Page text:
All aboard to Springfield for the A-Train
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Artis Gilmore may be the biggest and tallest “what if” in the history of the Bulls.
What if during the first great Bulls era of the early 1970s with Jerry Sloan, Norm Van Lier, Bob Love and Chet Walker, the Bulls had Gilmore, whom they drafted in 1971 but who signed with the ABA’s Kentucky Colonels for a larger, long term contract?
Because between 1972 and 1974, the Bulls were eliminated from the playoffs each season after averaging 54 wins by teams led by Wilt Chamberlain or Kareem Abdul-Jabbar, opponents who went to the Finals in the Western Conference.
“Tom Boerwinkle fit our offense well,” said Love. “He made that offense go with his passing. If we had Artis, it would have been a different offense. Artis was considered the second strongest man in basketball after Wilt. He would have put more pressure on Kareem and Wilt. I would have loved to play with Artis in his prime. The result for us may have been different, but you never know.”
(Jacksonville University photo)
And then, what if the Bulls had won that famous and fateful coin flip for the No. 1 draft pick in 1979? Magic Johnson, a child of the Midwest, wanted to play for the Bulls because he wanted to play with Gilmore.
“Magic wanted to go to Chicago,” recalls Chicago attorney George Andrews, then Magic’s representative. “He wanted to play with Artis or Kareem. Remember, then Kareem had also won just one championship (like Gilmore) and was being viewed (unfavorably). Magic revived his career.”
So the Bulls had to wait until 1991 for that first NBA championship, which given the thrills of the 1990s, may have been worth the wait. And Gilmore ended his pro basketball career with just that one championship, with the ABA Kentucky Colonels in 1975.
Gilmore went to the Bulls in 1976, and once again was oh-so-close and part of another classic Bulls what if in that 1977 playoff mini-series with Bill Walton and the eventual champion Portland Trail Blazers.
“Artis was always the toughest guy for me to play because of his size and strength,” said Hall of Famer Walton. “Artis could pick me up by the rib cage and hold me in the air and I would spin my legs like the road runner trying to get away from him.”
The easy going Gilmore was known to catch players coming down off balance and lower them to the floor.
“That three-game series, the second game was the most exciting game I played in my life,” said Walton. “There were 39 lead changes and 32 ties. (Then Bulls P.R. guy) Brian McIntyre announced the crowd like 29,000. There was a referee strike going on. (Maurice) Lucas got into a fight and (assistant) Gene Tormohlen comes on the court and guys are throwing punches, which was just a fine in those days. I foul out in Game 3 and my replacement, Robin Jones, takes a wide open 17 footer that Artis comes out and blocks and the shot banks in and that was the (turning point). That series with Chicago was our toughest that year. They were the best team in the league and came in on fire (winning 20 of 24 to close the season). I played in a lot of basketball games and never one more exciting.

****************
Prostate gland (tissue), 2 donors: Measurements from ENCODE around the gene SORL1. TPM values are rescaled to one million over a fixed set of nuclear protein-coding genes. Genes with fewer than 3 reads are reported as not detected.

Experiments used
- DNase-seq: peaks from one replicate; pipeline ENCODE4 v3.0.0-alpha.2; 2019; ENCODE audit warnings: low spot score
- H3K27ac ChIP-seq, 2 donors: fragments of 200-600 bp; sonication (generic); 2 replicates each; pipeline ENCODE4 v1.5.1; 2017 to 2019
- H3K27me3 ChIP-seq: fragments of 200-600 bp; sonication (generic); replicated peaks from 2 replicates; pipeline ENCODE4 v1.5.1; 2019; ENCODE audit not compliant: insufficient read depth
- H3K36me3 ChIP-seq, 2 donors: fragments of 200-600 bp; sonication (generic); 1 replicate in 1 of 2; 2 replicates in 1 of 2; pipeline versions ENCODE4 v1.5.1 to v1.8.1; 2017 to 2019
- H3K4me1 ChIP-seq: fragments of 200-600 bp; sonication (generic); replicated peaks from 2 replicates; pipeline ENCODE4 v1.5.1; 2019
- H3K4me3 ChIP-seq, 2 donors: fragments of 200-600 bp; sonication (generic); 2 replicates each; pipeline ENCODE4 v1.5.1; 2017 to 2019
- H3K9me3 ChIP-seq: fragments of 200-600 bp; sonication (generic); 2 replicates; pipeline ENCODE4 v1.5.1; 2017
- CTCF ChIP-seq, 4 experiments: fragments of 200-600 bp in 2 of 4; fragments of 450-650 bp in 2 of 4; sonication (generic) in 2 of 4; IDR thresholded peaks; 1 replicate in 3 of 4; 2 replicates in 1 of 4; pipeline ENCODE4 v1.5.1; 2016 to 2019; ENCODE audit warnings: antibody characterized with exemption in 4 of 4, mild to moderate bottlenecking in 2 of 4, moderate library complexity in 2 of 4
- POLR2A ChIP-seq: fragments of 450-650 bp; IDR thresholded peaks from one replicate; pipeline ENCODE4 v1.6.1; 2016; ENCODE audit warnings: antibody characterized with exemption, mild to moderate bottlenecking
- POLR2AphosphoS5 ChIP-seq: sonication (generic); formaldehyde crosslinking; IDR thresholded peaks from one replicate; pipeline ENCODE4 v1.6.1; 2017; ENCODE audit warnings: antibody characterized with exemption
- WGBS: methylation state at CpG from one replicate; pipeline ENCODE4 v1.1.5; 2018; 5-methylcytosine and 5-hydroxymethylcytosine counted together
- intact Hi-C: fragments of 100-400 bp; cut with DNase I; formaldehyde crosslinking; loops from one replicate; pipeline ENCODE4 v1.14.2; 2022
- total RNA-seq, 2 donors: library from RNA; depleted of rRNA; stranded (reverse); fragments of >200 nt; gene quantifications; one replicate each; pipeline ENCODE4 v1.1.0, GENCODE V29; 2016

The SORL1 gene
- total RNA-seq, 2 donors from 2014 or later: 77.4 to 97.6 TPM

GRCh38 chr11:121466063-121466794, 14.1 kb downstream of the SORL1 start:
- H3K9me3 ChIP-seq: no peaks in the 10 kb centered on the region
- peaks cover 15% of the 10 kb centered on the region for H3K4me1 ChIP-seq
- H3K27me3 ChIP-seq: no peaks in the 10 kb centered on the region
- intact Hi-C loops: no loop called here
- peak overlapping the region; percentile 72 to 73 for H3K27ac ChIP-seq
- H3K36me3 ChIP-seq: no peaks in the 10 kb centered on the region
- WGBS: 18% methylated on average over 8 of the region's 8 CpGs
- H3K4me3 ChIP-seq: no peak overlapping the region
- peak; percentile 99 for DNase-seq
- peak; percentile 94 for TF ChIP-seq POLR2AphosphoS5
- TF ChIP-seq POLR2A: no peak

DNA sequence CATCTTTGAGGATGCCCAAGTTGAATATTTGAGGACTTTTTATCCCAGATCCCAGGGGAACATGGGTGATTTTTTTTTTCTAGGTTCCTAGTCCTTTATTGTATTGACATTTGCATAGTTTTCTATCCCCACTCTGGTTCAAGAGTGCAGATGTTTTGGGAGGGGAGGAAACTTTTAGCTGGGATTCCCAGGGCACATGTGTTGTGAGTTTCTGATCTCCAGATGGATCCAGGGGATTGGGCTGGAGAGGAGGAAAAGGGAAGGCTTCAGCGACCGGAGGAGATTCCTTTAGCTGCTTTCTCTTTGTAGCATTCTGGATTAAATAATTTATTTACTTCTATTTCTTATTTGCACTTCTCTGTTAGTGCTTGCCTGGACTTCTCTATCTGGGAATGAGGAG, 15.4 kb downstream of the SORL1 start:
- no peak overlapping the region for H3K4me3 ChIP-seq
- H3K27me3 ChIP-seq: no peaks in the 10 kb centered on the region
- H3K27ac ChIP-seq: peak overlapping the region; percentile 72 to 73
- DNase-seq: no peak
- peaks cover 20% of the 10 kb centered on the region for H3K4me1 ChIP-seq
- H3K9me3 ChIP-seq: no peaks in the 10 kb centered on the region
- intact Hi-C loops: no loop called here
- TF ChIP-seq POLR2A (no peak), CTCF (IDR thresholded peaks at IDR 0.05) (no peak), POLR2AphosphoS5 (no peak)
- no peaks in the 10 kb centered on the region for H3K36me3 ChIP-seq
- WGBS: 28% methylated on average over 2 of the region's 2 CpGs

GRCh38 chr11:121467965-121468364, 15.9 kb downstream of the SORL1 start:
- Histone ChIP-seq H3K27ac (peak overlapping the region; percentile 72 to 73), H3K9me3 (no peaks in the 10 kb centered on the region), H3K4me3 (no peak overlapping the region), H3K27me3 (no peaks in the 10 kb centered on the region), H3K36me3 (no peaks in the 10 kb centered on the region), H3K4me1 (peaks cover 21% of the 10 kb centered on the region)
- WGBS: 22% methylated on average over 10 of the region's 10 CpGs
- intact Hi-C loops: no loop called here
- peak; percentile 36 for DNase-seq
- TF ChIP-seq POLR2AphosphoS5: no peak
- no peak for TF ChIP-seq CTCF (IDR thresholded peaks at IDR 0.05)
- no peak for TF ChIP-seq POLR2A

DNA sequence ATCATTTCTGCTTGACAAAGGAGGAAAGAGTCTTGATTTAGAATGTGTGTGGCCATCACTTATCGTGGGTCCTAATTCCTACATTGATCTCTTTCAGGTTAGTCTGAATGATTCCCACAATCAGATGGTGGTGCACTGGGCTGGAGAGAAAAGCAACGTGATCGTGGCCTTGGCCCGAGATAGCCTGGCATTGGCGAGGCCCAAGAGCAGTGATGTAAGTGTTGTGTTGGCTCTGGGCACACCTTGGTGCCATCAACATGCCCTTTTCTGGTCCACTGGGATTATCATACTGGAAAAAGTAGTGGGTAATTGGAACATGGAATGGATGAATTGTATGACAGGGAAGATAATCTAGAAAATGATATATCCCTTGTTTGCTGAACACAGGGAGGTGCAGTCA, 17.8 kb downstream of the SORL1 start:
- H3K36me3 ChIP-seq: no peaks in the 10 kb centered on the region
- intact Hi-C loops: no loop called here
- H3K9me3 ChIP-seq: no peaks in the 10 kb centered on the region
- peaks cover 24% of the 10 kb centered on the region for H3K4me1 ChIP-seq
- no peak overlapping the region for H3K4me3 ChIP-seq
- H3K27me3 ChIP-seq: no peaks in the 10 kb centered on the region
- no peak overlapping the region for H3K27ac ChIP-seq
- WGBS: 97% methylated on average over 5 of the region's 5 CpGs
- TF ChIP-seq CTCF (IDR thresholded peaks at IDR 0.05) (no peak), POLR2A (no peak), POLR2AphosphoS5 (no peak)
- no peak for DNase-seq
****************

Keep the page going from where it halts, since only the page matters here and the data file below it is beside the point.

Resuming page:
“Artis is in the same boat as Kareem, Wilt, Shaq, Darrell Dawkins,” Walton said. “No matter what they did, it never was enough, because they were supposed to have this incredible superiority over everyone.”
The big men always were underappreciated, and so it was for Gilmore as well, despite leading the ABA in rebounding four of his five seasons there, finishing his college career at Jacksonville with the highest ever NCAA rebounding average, 22.7, and in 1976, going to the NBA and the Bulls and making six NBA All-Star teams.
The 7-2 Gilmore averaged 18.1 points and 12.3 rebounds in his combined ABA/NBA career. But he still holds the record for career field goal percentage, and along with Wilt, shares the record for the fourth best in league history.
“One of my favorite trivia questions is, ‘In 1971 Julius Erving and George McGinnis were ABA rookies. Who was the rookie of the year?’ Artis Gilmore,’” said Dan Issel, Gilmore’s teammate in Kentucky. “And he was league MVP that season as well.”
On Friday, he will no longer be overlooked.
That’s because Gilmore will be part of the Class of 2011 to be inducted into the Naismith Memorial Basketball Hall of Fame.
He did wonder at times about being overlooked, though his gentle demeanor—always known as a so-called gentle giant—kept him from ever expressing much disappointment.
“He would say to me, ‘Maybe I just played at the wrong time,’” recalls Love.
“All I could do was be the best I could possibly be on the floor,” said Gilmore. “It was not up to me to decide the other aspects.”
There are those who have said Gilmore could have or should have been more, that his benevolent nature held him back from joining the pantheon of elite centers. Still, there was no other big man with his numbers who didn’t get into the Hall of Fame, combining for an ABA/NBA total of more than 20,000 points and 10,000 rebounds.
He was all-ABA first team every season he was in the league, the MVP of the 1974 ABA All-Star game and the playoffs MVP in 1975 when his Kentucky Colonels won the championship.
Gilmore was a defensive force, for sure, and was famous for the stickum he always applied. It was said to offset his only average ability to catch the ball, not unlike Patrick Ewing.